Jenny and Georgia in a pulpit

This blog post is based on a sermon I preached in August 2022 at All Souls Church, Sutton Green. The reading for this sermon is John 20:19-29.

Jesus Appears to His Disciples

19 On the evening of that first day of the week, when the disciples were together, with the doors locked for fear of the Jewish leaders, Jesus came and stood among them and said, “Peace be with you!” 20 After he said this, he showed them his hands and side. The disciples were overjoyed when they saw the Lord.

21 Again Jesus said, “Peace be with you! As the Father has sent me, I am sending you.” 22 And with that he breathed on them and said, “Receive the Holy Spirit. 23 If you forgive anyone’s sins, their sins are forgiven; if you do not forgive them, they are not forgiven.”

Jesus Appears to Thomas

24 Now Thomas (also known as Didymus[a]), one of the Twelve, was not with the disciples when Jesus came. 25 So the other disciples told him, “We have seen the Lord!”

But he said to them, “Unless I see the nail marks in his hands and put my finger where the nails were, and put my hand into his side, I will not believe.”

26 A week later his disciples were in the house again, and Thomas was with them. Though the doors were locked, Jesus came and stood among them and said, “Peace be with you!” 27 Then he said to Thomas, “Put your finger here; see my hands. Reach out your hand and put it into my side. Stop doubting and believe.”

28 Thomas said to him, “My Lord and my God!”

29 Then Jesus told him, “Because you have seen me, you have believed; blessed are those who have not seen and yet have believed.”

John 20:19-29

Now, you may have read this Bible reading, the story of Jesus appearing to his disciples, and of doubting Thomas, and thought that we had skipped several months and jumped straight to Easter.

Sadly, I have no Easter eggs for you, but the events of Easter shouldn’t be limited to one weekend a year. Jesus’ death and resurrection are central to our faith as Christians, all year round. So, today we are exploring the resurrection and reminding ourselves of this huge part of our faith.

Do people believe in the resurrection?

In 2017, there was a survey conducted by the BBC asking people what they believed about the resurrection. Here are some of the results from that survey:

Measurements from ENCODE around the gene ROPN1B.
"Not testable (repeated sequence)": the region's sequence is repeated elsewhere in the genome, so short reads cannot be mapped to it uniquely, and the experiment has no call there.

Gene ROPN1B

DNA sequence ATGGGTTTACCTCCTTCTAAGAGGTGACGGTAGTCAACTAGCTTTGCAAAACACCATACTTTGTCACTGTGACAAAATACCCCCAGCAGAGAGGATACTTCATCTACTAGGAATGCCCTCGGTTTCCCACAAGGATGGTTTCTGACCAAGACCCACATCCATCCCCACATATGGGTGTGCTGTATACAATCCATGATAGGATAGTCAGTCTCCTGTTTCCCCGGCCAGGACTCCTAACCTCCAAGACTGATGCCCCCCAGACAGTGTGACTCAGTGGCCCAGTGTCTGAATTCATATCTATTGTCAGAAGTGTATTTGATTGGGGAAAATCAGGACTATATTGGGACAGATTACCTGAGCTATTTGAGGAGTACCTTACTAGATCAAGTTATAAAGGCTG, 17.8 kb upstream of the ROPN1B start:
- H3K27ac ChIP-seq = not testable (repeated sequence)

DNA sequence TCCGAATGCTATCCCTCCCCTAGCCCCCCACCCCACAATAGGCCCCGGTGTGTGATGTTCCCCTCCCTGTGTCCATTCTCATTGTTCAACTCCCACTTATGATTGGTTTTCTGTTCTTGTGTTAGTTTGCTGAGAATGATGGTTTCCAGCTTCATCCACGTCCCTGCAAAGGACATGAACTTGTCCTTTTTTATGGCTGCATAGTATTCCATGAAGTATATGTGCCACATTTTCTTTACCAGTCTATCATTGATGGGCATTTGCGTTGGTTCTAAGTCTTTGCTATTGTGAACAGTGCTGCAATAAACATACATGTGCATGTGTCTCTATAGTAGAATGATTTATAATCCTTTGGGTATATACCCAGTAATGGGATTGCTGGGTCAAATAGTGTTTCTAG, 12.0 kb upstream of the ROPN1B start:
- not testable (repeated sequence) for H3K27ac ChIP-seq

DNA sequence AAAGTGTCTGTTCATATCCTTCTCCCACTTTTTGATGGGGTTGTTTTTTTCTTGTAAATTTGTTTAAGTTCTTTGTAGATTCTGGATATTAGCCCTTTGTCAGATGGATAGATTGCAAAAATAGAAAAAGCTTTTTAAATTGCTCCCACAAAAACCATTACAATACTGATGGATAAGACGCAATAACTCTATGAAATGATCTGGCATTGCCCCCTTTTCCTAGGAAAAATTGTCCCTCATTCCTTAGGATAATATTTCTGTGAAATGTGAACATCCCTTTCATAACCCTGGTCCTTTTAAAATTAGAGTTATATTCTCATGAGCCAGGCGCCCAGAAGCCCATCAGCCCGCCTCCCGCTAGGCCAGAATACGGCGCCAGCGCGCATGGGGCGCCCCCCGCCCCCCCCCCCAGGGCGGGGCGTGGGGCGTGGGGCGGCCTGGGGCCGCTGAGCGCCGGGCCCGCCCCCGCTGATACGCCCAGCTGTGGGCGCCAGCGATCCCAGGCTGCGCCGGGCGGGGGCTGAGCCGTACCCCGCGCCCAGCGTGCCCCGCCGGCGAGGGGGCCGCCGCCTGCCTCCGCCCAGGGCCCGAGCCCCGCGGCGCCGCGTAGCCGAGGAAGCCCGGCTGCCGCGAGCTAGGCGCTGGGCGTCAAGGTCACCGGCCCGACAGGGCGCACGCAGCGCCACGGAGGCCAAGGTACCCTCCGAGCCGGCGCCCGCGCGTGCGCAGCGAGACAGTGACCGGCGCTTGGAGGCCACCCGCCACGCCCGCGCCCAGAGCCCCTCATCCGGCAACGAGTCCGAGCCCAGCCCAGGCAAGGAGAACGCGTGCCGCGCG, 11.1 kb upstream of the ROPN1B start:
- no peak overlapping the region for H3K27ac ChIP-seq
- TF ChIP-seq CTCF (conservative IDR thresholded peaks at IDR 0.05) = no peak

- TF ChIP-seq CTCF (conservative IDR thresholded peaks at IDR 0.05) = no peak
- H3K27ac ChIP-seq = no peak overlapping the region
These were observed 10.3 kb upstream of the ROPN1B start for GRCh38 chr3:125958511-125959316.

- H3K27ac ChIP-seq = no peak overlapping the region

• 17% of all people believe the Bible version word-for-word
  • 31% of Christians believe word-for-word the Bible version
  • 57% among “active” Christians (those who go to a religious service at least once a month)
  • 9% of non-religious people believe in the Resurrection

And this last one comes from another survey, of Church of England clergy this time.

  • 33% of C of E clergy don’t believe in the resurrection

Some of these statistics, when I saw them, I just found really shocking. And quite sad that there is this level of disbelief in such an important part of our faith.

Because the resurrection is a big deal. It is central to the Gospel – that Jesus died for our sins, defeated death and rose again. It gives us hope.

But it’s also quite a big thing to believe. That someone could and did rise from the dead. Why should we believe that this resurrection really did happen? What convinces us to believe?

Why should we believe in the resurrection?

To answer that question, we’re going to step back from the resurrection for a minute and instead we’re going to talk about cake. Because I have a cake tin, and I want to convince you to believe that there is cake inside.

Now, I could just open the tin and let you see whether there is cake inside. But I’m not going to.

Because in our Bible reading, Thomas didn’t get the chance to use his eyes the first-time round. He wasn’t there to see Jesus when he appeared to the rest of the disciples. He didn’t get to see Jesus with his eyes, but that didn’t mean that the resurrection never happened. And, as Jesus said to him: